Guantanamo Public Memory Project
Introducing the Guantanamo Public Memory Project.
The NYU’s Kimmel Windows is the first venue of 10 nationally which will present the exhibition and national dialogue over the next two years. The project is a large collaboration among 12 partner universities and over 100 students. Picture Projects (with ITP Alumna, Alison Cornyn) designed the exhibition and mobile dialogue platform and partnered with Tronvig Group to design the website.
LaGuardia Place & West 3rd / New York City
On view 24/7 through February 10
This exhibition reveals the history of a place both infamous and unknown to most Americans: the United States naval station at Guantánamo Bay, Cuba and explores GTMO’s history, from the US occupation of Guantánamo Bay in 1898 to today’s debates about its future. Hear from people who worked, lived, served, or were held at GTMO from the Cold War through the War on Terror.
At a time when public memory of even GTMO’s current use is fading, this exhibition brings stories from the base’s long and complicated past to light. Visitors can hear from Sergio Lastres, who was one of 30,000 Cuban refugees held at GTMO from 1994 to 1996, and Anita Lewis Isom, who spent her childhood on the base in the 1960s. Visitors may listen to these oral histories and view more material by scanning QR codes on the exhibition panels with their smartphones. Visitors may interact with the exhibit, and each other, by texting “Yes” or “No” and adding comments to a series of questions on display, including “Is the US an Empire?” and “Should GTMO be used for refugees in the future?” A continually updated compilation of all answers is shown on a video monitor and on the website. On the website, visitors can also hear the voices of people from diverse periods and perspectives, explore the base through an interactive map, and view rare footage, photographs, and historical documents.
“Guantánamo” has become an international symbol of torture, detention, national security, and conflict. But the US Naval Station in Cuba, or GTMO, opened more than a century before 9-11. It has represented both freedom and confinement: the price of Cuba’s independence from Spain, a “cactus curtain” containing communism, a treasured community for military families, a search for liberty behind barbed wire for refugees. New facilities at GTMO are under construction as legal battles continue over the 166 “enemy combatants” still held there. How did we get here? What should happen next?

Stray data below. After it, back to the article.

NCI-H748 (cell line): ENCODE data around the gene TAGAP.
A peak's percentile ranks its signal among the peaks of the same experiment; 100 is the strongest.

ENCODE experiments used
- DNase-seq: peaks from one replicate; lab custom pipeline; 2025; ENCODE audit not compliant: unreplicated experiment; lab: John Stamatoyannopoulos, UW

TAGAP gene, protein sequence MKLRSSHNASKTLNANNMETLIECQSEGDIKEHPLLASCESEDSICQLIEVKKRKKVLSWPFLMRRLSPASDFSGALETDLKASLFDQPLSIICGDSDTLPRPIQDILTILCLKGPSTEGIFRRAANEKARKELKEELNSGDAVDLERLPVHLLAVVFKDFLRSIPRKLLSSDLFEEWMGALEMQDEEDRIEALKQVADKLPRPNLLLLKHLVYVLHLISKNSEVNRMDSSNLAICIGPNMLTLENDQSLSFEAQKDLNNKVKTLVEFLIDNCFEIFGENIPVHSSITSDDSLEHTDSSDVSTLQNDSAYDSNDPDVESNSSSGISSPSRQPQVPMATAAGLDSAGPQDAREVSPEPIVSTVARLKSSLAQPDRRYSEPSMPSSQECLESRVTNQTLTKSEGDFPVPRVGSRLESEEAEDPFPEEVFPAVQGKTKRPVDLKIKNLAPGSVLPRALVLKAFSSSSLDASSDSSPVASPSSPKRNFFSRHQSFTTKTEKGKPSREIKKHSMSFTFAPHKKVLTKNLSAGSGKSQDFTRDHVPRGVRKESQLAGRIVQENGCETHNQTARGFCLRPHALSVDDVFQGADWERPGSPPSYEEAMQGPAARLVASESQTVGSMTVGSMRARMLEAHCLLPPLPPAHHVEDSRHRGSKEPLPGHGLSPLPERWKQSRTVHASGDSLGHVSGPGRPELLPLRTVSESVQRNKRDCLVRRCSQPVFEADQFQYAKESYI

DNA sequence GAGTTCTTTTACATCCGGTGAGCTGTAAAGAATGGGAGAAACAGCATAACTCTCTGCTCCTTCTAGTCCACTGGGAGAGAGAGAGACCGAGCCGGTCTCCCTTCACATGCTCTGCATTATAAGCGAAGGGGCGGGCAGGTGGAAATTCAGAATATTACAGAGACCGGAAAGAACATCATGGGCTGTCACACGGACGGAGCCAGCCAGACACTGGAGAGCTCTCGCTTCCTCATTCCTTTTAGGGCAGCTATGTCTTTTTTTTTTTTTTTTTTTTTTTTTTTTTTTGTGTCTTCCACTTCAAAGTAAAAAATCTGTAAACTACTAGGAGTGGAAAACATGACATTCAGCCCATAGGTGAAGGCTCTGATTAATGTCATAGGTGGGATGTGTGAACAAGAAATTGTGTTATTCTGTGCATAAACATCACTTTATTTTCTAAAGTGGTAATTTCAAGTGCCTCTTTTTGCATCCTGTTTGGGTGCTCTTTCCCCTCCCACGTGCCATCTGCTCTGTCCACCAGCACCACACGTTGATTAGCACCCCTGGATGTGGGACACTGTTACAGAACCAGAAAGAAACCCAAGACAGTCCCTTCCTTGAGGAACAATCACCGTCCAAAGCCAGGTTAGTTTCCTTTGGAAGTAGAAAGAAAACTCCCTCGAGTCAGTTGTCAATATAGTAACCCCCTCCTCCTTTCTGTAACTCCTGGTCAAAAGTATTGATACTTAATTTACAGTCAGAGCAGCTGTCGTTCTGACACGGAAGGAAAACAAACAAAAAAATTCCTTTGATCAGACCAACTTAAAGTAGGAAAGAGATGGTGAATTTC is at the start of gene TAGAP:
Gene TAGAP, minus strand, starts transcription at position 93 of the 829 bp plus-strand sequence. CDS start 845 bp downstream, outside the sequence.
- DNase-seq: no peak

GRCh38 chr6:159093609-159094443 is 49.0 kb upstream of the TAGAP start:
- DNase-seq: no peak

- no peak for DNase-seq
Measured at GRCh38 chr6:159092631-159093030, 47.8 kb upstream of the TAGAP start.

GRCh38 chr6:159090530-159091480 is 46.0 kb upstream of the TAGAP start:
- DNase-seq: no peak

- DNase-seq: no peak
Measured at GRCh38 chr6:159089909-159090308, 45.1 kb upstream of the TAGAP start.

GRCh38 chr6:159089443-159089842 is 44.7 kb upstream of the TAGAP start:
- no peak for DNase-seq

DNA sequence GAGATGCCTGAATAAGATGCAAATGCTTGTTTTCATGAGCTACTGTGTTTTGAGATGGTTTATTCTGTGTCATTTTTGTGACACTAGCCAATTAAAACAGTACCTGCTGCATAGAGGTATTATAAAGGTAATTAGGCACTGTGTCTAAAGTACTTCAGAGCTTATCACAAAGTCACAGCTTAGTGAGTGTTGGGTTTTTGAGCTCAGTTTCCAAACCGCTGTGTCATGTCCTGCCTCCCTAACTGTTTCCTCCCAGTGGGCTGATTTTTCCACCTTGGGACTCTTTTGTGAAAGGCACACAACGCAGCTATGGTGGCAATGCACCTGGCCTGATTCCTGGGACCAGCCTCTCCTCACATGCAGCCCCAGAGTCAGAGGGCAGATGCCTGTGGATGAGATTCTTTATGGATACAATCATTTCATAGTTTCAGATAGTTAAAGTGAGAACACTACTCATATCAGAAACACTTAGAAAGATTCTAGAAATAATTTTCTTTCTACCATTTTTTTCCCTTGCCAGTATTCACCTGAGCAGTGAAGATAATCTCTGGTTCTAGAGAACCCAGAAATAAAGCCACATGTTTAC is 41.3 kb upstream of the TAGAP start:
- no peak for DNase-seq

About the Guantánamo Public Memory Project
The Guantánamo Public Memory Project seeks to build public awareness of the century-long history of the US naval station at Guantánamo Bay, Cuba, and foster dialogue on the future of this place and the policies it shapes. The Project has developed a traveling exhibit, online story collection, curricula, public dialogues, and more through collaboration and debates with diverse stakeholders. First launched in 2009 by the International Coalition of Sites of Conscience, the Project is currently coordinated from Columbia University’s Institute for the Study of Human Rights. Creative direction for the project was guided by Picture Projects in partnership with Tronvig Group. The project was supported by the participating universities and by the Open Society Foundations, Libra Foundation, and the New York Council on the Humanities.
University Partners, Venues, and Exhibition Dates
February 18 – March 29, 2013: Rutgers University New Brunswick, Douglass Library
April 8 – May 12, 2013: Indiana University-Purdue University, Indianapolis Cultural Arts Gallery
May 20 – Summer 2013: University of California at Riverside, California Museum of Photography
September 11 – October 9, 2013: University of Massachusetts, Amherst, Herter Gallery
October 16 – November 29, 2013: Arizona State University, Tempe
December 6, 2013 – January 2014: University of North Carolina, Greensboro, International Civil Rights Center and Museum
February – March 2014: University of Minnesota, Minnesota History Center
April – May 2014: University of West Florida, Historic Pensacola Village
Fall 2014: Brown University, University of Rhode Island Providence Campus Gallery